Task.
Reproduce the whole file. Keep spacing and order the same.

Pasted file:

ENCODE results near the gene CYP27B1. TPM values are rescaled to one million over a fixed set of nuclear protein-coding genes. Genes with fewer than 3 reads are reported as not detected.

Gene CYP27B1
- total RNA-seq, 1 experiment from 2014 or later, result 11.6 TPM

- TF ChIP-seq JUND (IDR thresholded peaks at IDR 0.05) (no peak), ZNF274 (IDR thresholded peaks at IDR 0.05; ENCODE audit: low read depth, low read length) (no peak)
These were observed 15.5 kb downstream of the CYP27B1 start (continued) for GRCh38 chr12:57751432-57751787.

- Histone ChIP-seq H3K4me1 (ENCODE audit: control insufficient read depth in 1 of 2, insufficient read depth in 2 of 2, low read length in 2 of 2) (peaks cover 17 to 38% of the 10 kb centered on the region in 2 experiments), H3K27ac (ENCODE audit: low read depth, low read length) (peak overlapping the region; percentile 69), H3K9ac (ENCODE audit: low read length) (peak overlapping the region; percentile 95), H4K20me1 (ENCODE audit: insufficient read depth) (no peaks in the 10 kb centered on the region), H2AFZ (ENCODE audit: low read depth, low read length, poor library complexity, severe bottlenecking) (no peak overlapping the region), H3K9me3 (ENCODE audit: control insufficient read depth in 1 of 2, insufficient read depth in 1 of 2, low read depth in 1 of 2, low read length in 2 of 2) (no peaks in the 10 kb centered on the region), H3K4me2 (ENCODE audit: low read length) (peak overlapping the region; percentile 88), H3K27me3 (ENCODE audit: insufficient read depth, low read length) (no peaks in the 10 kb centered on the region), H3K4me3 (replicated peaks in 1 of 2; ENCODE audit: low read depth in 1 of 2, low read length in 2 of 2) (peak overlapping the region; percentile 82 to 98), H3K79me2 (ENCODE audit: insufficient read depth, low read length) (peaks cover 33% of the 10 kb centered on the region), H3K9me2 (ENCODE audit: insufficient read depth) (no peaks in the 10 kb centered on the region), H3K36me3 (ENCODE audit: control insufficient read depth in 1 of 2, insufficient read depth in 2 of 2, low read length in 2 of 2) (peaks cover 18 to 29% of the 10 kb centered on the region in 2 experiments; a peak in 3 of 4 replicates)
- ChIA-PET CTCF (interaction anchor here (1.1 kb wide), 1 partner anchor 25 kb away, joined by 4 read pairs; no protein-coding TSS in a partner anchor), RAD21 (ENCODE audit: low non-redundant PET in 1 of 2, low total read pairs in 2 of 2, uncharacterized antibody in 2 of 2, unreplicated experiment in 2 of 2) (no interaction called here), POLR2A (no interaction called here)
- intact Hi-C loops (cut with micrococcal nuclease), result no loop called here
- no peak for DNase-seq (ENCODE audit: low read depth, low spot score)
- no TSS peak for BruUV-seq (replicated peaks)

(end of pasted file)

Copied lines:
ENCODE results near the gene CYP27B1. TPM values are rescaled to one million over a fixed set of nuclear protein-coding genes. Genes with fewer than 3 reads are reported as not detected.

Gene CYP27B1
- total RNA-seq, 1 experiment from 2014 or later, result 11.6 TPM

- TF ChIP-seq JUND (IDR thresholded peaks at IDR 0.05) (no peak), ZNF274 (IDR thresholded peaks at IDR 0.05; ENCODE audit: low read depth, low read length) (no peak)
These were observed 15.5 kb downstream of the CYP27B1 start (continued) for GRCh38 chr12:57751432-57751787.

- Histone ChIP-seq H3K4me1 (ENCODE audit: control insufficient read depth in 1 of 2, insufficient read depth in 2 of 2, low read length in 2 of 2) (peaks cover 17 to 38% of the 10 kb centered on the region in 2 experiments), H3K27ac (ENCODE audit: low read depth, low read length) (peak overlapping the region; percentile 69), H3K9ac (ENCODE audit: low read length) (peak overlapping the region; percentile 95), H4K20me1 (ENCODE audit: insufficient read depth) (no peaks in the 10 kb centered on the region), H2AFZ (ENCODE audit: low read depth, low read length, poor library complexity, severe bottlenecking) (no peak overlapping the region), H3K9me3 (ENCODE audit: control insufficient read depth in 1 of 2, insufficient read depth in 1 of 2, low read depth in 1 of 2, low read length in 2 of 2) (no peaks in the 10 kb centered on the region), H3K4me2 (ENCODE audit: low read length) (peak overlapping the region; percentile 88), H3K27me3 (ENCODE audit: insufficient read depth, low read length) (no peaks in the 10 kb centered on the region), H3K4me3 (replicated peaks in 1 of 2; ENCODE audit: low read depth in 1 of 2, low read length in 2 of 2) (peak overlapping the region; percentile 82 to 98), H3K79me2 (ENCODE audit: insufficient read depth, low read length) (peaks cover 33% of the 10 kb centered on the region), H3K9me2 (ENCODE audit: insufficient read depth) (no peaks in the 10 kb centered on the region), H3K36me3 (ENCODE audit: control insufficient read depth in 1 of 2, insufficient read depth in 2 of 2, low read length in 2 of 2) (peaks cover 18 to 29% of the 10 kb centered on the region in 2 experiments; a peak in 3 of 4 replicates)
- ChIA-PET CTCF (interaction anchor here (1.1 kb wide), 1 partner anchor 25 kb away, joined by 4 read pairs; no protein-coding TSS in a partner anchor), RAD21 (ENCODE audit: low non-redundant PET in 1 of 2, low total read pairs in 2 of 2, uncharacterized antibody in 2 of 2, unreplicated experiment in 2 of 2) (no interaction called here), POLR2A (no interaction called here)
- intact Hi-C loops (cut with micrococcal nuclease), result no loop called here
- no peak for DNase-seq (ENCODE audit: low read depth, low spot score)
- no TSS peak for BruUV-seq (replicated peaks)